Archive | November, 2012

Seasonal greetings

26 Nov

Pumpkin & Ginger Cake, Lime Drizzle

Tis the season to, well, eat lots of lovely seasonal fruit and vegetables. It’s beginning to feel a lot like winter. I’m talking brussels sprouts, pumpkin, apples, clementines, cranberries, pears, quince, and don’t forget the parsnips – just the ticket for a wholesome wintry warmer of a cake.

You’ve heard of carrot cake, right? So, why not try parsnip cake? Hell yeah! Combined with tangy lime, fiery ginger and sweet & nutty spelt flour, parsnip makes a pretty blazing cake. Go on, try it!

Parsnip, Lime & Ginger Cake

2 eggs
100g caster sugar
150ml groundnut oil
2 medium parsnips, grated
1 tsp ground ginger
15g grated ginger
180g spelt flour
2 tsp baking powder
1 tsp bicarbonate of soda
2 limes, zested & juiced
50g icing sugar

Butter an 8 inch round cake tin and line the bottom with greaseproof paper. Preheat the oven to 180C, 160C fan, 350F, gas 4.

Whisk together the eggs and sugar, and when combined whisk in the oil. Follow this with the ground ginger, and a quick whisk. Then mix in the grated ginger & parsnips, all the lime zest and half the lime juice.

Next fold in the flour, baking powder and bicarb of soda. Put the cake mix in your prepared cake tin and bake for 35 mins, or until a skewer inserted into the middle of the cake comes out clean.

While the cake is baking, mix the icing sugar and the rest of the lime juice in a saucepan. Gently heat until the sugar has dissolved and you have a syrup. When the cake comes out the oven prick all over with a toothpick and pour the syrup over. Leave the cake to totally cool before removing from the tin.

Time to eat & enjoy!

Bun fight

22 Nov


It’s another Dan Lepard post! This time, his Soft honey seed bread, cunningly fashioned into rolls.

It’s simple, after the first rise divide the dough into 100g balls. Pat down lightly onto a baking sheet lined with greaseproof paper. Cover with a tea towel and leave for the second proving.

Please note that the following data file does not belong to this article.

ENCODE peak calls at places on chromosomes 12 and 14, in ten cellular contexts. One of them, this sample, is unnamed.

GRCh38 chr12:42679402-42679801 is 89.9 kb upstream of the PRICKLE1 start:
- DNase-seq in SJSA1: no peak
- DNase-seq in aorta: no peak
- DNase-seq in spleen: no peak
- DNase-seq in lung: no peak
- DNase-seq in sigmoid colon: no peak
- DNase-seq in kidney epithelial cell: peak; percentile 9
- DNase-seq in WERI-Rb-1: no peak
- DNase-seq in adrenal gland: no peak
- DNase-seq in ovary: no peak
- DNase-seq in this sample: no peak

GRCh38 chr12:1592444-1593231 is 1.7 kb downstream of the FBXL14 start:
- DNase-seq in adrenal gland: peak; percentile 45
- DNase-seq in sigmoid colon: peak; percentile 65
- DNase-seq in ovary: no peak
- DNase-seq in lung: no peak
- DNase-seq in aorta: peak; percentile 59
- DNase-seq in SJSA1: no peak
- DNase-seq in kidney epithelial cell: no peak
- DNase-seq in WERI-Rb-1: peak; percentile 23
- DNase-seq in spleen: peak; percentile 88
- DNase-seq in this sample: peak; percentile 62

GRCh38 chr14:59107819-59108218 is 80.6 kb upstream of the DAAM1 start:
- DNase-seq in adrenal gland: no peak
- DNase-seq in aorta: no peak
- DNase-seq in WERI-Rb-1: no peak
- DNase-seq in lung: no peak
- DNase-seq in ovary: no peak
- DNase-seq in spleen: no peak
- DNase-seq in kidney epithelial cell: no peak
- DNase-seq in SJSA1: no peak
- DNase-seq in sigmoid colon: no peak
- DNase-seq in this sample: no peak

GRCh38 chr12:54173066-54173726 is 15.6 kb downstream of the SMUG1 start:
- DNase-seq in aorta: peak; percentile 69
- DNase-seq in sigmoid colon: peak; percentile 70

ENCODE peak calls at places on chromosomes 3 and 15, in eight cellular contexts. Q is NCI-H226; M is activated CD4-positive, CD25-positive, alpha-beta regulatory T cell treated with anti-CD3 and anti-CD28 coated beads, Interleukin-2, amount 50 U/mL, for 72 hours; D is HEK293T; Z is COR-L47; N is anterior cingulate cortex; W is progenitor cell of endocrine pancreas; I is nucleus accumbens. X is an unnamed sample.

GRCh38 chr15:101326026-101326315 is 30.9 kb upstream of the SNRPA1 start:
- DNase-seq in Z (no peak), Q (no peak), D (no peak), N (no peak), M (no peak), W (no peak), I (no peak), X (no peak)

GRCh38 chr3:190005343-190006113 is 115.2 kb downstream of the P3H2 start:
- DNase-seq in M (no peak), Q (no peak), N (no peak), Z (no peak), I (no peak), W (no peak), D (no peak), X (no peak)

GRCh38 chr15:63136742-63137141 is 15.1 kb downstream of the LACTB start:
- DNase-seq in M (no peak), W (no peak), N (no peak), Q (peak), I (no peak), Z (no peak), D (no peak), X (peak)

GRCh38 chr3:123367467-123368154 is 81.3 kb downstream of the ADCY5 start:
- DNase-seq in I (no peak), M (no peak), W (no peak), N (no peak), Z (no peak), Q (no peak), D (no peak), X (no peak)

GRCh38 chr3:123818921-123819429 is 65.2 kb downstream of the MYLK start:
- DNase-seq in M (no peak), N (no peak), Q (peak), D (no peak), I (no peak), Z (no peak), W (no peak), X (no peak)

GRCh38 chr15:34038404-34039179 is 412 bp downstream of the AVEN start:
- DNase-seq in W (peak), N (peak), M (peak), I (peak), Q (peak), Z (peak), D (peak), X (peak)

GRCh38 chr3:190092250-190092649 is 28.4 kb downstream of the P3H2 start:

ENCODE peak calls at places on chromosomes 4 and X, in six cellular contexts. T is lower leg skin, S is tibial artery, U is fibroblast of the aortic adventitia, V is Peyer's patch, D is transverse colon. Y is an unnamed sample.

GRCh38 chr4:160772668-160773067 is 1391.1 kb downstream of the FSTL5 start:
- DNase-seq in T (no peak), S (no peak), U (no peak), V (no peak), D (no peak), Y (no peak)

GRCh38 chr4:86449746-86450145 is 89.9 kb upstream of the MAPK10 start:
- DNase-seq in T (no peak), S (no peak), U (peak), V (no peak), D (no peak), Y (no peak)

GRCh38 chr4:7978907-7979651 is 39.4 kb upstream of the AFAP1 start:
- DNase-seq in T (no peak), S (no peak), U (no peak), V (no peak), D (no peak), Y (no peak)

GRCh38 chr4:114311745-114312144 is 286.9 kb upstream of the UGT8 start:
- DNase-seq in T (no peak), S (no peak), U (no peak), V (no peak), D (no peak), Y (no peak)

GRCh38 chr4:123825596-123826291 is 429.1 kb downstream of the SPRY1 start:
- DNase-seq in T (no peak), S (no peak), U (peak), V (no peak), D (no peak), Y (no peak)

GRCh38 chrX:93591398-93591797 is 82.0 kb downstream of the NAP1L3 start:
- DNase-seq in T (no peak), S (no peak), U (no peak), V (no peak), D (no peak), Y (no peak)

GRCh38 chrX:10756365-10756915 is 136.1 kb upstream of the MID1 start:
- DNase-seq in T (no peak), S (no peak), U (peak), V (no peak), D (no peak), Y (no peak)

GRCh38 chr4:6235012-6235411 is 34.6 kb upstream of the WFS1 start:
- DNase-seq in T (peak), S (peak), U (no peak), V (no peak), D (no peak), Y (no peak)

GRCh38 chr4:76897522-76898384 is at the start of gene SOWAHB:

Heat the oven to 220C/200C fan, and bake the rolls for 20-25 mins until nicely browned. If you place the rolls fairly close together before baking you’ll get a lovely set of batch rolls.

Great Scot

20 Nov


Last weekend Mr Cakes & I hot footed it up to Glasgow for a weekend of fun with chums. Naturally we wanted to take a small offering to our hosts for the weekend. Remember The Bones, who got this marvellous Chocolate Salted Caramel Extravaganza when they moved north of the border? Well, they used to practically live on whoopies and macaroons from the gorgeous Violet Cakes in London. So what better than these Violet Coconut Macaroons as a little gift. They feature in the Leon Baking & Puddings book. Get it!


Among other things, we went to watch round 2 of the UCI track world cup at the brand spanking new Sir Chris Hoy Velodrome in Glasgow. I’m not sure riding in kilts without bikes is going to take off tho, ladies…


Thanks again to the Bones for a great weekend! See you soon.

Feed me!

12 Nov

Lammermuir Christmas Cake

In the words of Slade, I wish it could be Christmas everyday. But not for all the reasons they list. I can do without the snowman bringing the snow, and the kids singing with the band. But Christmas cake baking, that’s quite another thing. Although a very traditional fruit cake, there are still many variations on the fruit, nuts, booze, decoration, size, icing and so-on. Only being given the indulgence to bake one a year can give one a lot to think about.